A bad poker hand is any hand that causes you to lose more money than you should. These are known as "Trouble Hands". They are hands where you rarely know where you are at and cause you to lose a lot of money if you are not careful. These hands can ruin a calling station or unhinged loose player.

Usually this happens when you don't realize you have the second-best hand. That's why there's a saying: "The worst hand in poker is the second-best hand."

You won't get into trouble with trash hands like 72o because you won't play them very often, and if you do you will know where you are on the flop - either you flop something amazing or you still have complete trash. There's not really any in-between. The strategies for a bad poker hand are very straightforward!

72o won't be in many players top ten least profitable hands, because they just won't get into big pots with it. It's easy to get away from, even if you do see a flop.

But a hand like KJo can look pretty good, even if someone has raised from early position. KJo is what's known as a dominated hand. If you hit top pair, but your opponent has a better kicker, you have the second-best hand and you are going to lose money.

And when they don't have the better kicker, you might worry that they do and end up folding the better hand!

With a dominated hand, you never really know where you are at. Even when you do have the best hand, you just can't stand any pressure.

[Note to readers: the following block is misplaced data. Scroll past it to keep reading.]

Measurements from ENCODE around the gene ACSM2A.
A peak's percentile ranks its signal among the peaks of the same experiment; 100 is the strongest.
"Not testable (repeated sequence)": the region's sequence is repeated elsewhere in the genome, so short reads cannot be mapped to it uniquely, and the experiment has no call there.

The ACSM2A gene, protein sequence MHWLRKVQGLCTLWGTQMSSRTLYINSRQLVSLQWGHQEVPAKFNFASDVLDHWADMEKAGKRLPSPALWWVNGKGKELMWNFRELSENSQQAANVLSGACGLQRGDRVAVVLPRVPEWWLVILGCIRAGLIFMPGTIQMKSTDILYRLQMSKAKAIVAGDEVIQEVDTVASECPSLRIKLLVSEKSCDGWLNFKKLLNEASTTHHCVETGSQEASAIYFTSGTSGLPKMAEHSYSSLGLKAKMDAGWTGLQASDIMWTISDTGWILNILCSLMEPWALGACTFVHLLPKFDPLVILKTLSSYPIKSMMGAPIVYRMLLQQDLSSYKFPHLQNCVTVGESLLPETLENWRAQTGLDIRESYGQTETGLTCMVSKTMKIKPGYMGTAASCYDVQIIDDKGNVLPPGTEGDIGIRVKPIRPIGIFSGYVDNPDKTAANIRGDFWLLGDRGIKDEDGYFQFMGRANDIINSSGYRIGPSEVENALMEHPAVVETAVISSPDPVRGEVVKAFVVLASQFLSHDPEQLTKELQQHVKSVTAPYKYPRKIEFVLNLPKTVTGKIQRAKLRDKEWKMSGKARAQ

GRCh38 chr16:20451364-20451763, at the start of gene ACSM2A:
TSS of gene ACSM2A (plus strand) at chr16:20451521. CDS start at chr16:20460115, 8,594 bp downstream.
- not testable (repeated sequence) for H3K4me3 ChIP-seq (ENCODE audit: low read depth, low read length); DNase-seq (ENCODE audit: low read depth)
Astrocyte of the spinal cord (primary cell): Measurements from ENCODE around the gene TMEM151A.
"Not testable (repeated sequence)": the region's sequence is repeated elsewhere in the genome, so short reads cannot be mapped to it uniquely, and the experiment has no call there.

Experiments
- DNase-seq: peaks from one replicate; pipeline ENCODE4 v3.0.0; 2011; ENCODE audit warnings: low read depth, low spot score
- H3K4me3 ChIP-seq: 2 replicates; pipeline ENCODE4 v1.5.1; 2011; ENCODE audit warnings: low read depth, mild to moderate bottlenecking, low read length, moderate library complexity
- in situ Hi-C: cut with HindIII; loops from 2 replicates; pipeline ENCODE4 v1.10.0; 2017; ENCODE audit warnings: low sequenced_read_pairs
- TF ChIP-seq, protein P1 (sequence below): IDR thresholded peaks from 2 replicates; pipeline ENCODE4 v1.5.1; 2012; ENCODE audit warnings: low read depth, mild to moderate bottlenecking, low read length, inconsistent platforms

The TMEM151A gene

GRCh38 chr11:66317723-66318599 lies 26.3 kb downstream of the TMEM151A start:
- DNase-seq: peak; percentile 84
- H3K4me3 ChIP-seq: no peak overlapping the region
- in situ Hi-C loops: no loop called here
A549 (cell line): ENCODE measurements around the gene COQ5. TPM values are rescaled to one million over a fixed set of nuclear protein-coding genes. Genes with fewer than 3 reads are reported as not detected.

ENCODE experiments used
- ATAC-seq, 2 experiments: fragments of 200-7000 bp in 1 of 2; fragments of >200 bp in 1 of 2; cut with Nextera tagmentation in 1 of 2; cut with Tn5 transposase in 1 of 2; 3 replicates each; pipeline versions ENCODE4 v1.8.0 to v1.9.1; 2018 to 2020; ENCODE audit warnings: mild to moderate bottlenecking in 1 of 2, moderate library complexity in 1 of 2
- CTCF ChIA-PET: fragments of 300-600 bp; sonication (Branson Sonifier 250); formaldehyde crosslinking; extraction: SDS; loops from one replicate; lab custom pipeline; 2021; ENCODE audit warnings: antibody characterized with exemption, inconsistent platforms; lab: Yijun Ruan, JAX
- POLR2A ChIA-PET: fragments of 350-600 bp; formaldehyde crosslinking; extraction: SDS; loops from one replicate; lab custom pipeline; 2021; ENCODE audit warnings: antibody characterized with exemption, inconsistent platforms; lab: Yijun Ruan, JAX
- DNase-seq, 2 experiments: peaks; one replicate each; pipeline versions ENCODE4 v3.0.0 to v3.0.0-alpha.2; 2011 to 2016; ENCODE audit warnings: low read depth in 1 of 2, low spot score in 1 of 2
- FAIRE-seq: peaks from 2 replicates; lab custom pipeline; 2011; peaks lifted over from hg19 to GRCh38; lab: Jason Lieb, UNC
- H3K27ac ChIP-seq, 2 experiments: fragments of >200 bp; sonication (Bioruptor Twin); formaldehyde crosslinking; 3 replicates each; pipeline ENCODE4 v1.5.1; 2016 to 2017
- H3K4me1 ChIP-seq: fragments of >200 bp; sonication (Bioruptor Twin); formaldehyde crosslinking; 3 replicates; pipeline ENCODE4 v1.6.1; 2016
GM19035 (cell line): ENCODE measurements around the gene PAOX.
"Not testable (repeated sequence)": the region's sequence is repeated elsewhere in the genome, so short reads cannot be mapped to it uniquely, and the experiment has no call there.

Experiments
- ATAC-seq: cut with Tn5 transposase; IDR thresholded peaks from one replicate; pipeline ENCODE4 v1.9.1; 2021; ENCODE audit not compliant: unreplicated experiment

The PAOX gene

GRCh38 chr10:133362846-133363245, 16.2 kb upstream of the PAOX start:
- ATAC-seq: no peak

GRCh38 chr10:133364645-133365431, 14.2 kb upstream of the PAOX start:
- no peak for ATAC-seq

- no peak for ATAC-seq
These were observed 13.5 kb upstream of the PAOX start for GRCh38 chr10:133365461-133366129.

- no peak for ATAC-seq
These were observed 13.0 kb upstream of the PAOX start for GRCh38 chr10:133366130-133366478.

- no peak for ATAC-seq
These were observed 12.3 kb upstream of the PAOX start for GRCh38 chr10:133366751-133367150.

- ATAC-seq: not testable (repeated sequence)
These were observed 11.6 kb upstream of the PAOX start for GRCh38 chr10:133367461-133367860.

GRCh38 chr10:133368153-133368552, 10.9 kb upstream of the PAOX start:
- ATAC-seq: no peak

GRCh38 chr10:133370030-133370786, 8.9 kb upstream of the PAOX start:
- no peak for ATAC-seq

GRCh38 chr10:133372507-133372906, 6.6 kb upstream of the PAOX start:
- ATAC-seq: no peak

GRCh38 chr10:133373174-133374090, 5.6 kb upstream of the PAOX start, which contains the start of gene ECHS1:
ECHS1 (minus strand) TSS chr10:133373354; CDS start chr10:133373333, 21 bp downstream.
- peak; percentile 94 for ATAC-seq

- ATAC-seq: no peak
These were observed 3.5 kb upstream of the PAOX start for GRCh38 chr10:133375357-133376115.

Finally - and this might sound stupid, but bear with us - sometimes big pocket pairs can be the worst hole cards to have.

This is because they can be really hard to fold, even when the board and your opponent's actions are screaming at you that you are beat. This means you can lose a lot of money - something that just won't happen with trash hands. With big pocket pairs you can feel entitled to win - and that's a recipe for disaster!

Nobody likes folding pocket Aces - but at the end of the day, they are just a pair. Hand strength in poker is always relative. Aces are the best pre-flop hand, but after the flop, everything can change. Just don't ever fold them pre-flop!

That's why starting hand rankings are a useful starting point but not the be-all and end-all. Poker is not a game where you can just memorize a bunch of charts and do well. You have to play the board and your opponents if you want to be a winner. 

When people talk about the worst possible hand in poker they are often referring to the starting hands that do worst in equity simulations against random cards. But you are unlikely to lose much money with these trash hands - it's the Trouble Hands that you need to watch out for!

This article was published on March 5, 2021, and last updated on July 15, 2022.